In the great or near-great category I’d put With You I Am, a nice simple love song.  The authenticity of the lyrics forgives a delivery that is a bit too intentionally smooth and pop country.  The lyrical contrasts of what the narrator isn’t or wasn’t (e.g “I ain’t no Patrick Swayze”, “that guy with the big ol’smile as wide as the Rio Grande”) paired with the deceptively simple title lyric, towards the end with the right amount of electric guitar to match comes together for a very good song. Every Scar Has a Story is another substantive contribution off the album.  The song evokes and maintains a cowboy grittiness while tackling the topic of emotional scars from a love lost.  I like the contrast of the physical hurts with the emotional, and I like that the nature and timing of the love lost is not made explicit because it absolutely doesn’t need to be.  It doesn’t matter the details of the loss, we’re more concerned with the fact of the scar and the lingering hurt and the nostalgic lyrics and tone of delivery almost summon up that these details are omitted because they are too painful and are trying to be forgot. Walk Away is a great song too, notably co-written by Randy Rogers – the purveyor of so much awesome and original material.  Walk Away is an original spin on the timeless hard times intersection of love and cheating with the narrator sitting down on a bar stool next to his love’s cheater in crime and addressing the ballad to him, there being no ambiguity that the narrator is prepared to give his love a second chance.  There’s no monkey business around the instrumentals or the vocals, the lyrics don’t try to overdeliver and we’re just left with a wonderfully pure song.  Lastly, The Only One I Know (Cowboy Life) is my favorite song off the album.  It’s a traditional cowboy song that favorably recalls the best of George Strait or Casey Donahew Band, and the sentimental, nostalgic lyrics are original and heartfeltly delivered.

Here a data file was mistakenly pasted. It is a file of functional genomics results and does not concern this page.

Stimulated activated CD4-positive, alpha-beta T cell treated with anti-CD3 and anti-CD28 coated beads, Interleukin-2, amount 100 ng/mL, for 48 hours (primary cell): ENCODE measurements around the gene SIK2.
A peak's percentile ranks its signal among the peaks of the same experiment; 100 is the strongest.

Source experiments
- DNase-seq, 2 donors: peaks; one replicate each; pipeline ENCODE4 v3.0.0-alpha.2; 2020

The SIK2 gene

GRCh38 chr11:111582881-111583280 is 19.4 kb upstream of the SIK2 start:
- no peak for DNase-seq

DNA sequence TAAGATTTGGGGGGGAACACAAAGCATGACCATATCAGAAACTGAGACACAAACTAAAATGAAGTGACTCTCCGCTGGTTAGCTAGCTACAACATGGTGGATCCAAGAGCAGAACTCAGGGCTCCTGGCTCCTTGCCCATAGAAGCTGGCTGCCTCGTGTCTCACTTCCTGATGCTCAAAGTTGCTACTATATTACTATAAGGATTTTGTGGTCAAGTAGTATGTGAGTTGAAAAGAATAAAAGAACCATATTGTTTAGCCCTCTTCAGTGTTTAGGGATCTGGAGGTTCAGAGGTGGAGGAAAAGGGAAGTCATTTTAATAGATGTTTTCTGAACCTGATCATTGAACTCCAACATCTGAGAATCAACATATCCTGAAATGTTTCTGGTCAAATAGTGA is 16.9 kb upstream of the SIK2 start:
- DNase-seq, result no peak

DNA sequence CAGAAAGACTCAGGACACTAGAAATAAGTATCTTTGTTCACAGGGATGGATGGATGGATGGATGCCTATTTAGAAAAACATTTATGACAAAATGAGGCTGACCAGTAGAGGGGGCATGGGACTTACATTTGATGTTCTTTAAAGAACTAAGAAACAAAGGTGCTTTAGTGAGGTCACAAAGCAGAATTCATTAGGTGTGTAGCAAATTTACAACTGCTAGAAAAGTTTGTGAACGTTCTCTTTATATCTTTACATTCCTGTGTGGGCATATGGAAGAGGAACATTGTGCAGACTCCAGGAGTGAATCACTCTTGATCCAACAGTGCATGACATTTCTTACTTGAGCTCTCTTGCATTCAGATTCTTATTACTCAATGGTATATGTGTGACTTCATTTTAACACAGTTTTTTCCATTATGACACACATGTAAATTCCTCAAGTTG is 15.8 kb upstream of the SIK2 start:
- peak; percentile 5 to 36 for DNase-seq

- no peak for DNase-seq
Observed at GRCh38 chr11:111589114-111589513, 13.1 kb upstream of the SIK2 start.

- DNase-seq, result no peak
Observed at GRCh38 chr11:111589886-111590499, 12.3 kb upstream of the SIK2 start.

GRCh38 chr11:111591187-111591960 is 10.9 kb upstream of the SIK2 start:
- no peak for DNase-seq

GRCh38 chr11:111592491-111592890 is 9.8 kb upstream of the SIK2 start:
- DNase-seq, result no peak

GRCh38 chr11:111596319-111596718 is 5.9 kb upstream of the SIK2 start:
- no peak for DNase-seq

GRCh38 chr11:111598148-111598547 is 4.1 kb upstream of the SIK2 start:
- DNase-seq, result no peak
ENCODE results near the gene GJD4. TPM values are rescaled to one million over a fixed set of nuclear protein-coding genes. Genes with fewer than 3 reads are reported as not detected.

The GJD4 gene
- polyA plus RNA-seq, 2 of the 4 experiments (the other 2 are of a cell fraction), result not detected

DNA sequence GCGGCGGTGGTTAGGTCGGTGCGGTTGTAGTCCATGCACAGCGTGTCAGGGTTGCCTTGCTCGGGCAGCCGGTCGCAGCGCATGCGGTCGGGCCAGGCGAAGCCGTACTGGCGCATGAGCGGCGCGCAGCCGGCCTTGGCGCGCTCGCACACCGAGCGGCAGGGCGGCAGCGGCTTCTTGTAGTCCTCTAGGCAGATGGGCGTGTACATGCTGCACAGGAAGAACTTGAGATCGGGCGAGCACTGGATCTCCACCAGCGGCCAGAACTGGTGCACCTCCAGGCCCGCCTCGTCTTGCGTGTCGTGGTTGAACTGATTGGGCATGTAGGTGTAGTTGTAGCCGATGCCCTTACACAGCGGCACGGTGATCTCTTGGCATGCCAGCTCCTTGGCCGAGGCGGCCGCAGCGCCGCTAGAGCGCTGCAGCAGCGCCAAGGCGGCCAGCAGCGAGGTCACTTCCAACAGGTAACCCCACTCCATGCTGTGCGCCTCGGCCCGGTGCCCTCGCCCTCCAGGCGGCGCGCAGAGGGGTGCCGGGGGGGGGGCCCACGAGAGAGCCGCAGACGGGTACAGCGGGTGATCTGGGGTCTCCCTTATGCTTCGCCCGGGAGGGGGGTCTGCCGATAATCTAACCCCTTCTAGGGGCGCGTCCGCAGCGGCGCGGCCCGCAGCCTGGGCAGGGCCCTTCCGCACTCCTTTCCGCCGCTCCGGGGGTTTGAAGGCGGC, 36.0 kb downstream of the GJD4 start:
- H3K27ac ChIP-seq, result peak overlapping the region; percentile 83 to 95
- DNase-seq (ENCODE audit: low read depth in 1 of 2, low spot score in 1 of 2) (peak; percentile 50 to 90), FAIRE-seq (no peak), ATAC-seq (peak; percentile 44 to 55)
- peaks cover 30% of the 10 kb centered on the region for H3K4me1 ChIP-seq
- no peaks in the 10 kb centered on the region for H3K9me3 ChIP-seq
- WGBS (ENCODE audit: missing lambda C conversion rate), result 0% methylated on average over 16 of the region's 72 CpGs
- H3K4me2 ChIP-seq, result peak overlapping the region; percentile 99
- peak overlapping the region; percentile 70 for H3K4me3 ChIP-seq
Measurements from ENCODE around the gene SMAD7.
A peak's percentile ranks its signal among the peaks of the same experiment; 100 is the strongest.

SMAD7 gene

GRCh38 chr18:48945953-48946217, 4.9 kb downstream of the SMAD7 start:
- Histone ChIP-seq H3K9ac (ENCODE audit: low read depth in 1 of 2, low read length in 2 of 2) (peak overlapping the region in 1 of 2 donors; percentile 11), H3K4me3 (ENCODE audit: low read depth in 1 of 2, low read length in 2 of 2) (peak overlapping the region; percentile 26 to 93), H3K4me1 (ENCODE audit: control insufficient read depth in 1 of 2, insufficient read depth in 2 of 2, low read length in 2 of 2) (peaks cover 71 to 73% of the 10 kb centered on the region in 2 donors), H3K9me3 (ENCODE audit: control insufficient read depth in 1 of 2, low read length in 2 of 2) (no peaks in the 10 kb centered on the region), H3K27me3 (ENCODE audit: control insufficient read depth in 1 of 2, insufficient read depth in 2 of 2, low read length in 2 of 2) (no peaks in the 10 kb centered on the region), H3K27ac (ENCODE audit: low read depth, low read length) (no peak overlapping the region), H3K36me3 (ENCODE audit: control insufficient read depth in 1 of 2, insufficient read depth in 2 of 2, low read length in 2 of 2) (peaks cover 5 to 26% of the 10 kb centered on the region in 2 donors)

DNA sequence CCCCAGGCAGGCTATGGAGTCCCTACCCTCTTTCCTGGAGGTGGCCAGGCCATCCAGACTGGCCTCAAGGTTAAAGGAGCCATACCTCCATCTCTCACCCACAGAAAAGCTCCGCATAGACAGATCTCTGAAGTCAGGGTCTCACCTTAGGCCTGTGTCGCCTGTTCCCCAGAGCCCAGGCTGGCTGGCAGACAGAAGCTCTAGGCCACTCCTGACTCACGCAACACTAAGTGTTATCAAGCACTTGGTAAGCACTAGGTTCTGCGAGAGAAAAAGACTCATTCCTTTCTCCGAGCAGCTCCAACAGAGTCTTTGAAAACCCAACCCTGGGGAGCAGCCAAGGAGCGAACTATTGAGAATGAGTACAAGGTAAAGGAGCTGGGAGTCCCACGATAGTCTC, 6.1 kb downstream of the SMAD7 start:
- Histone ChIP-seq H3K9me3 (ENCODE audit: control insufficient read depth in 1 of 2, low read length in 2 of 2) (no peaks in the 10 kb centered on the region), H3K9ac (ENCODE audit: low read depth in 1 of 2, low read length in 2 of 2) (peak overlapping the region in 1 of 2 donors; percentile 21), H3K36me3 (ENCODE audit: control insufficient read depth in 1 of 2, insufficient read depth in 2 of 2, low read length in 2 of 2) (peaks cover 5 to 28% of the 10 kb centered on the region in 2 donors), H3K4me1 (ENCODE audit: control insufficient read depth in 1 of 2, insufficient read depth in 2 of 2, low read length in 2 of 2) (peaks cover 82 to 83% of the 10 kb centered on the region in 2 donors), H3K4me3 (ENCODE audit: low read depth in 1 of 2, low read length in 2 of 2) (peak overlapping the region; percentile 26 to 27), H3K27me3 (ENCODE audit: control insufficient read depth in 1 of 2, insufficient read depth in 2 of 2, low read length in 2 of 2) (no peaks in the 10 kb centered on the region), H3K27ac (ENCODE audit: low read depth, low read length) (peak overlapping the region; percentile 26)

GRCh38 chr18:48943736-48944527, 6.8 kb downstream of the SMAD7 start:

Overall I think the album is a great effort and it’s awesome to see this independent label album make it to No. 2 on the country charts and With You I Am break into the top 50. I don’t begrudge the desire for mainstream success, but as with this album I think Johnson can get there while keeping at least one tip-toe in Texas country territory.  This album doesn’t ooze Texas country like an album by Pat Green or CDB does, but the instrumentation and CJ’s authentic cowboy content does enough.  While the nods to or outright deviations into bro-country are not at all flattering, Johnson clearly has so much talent and really shines as a cowboy troubadour with the songs that are simple yet substantive.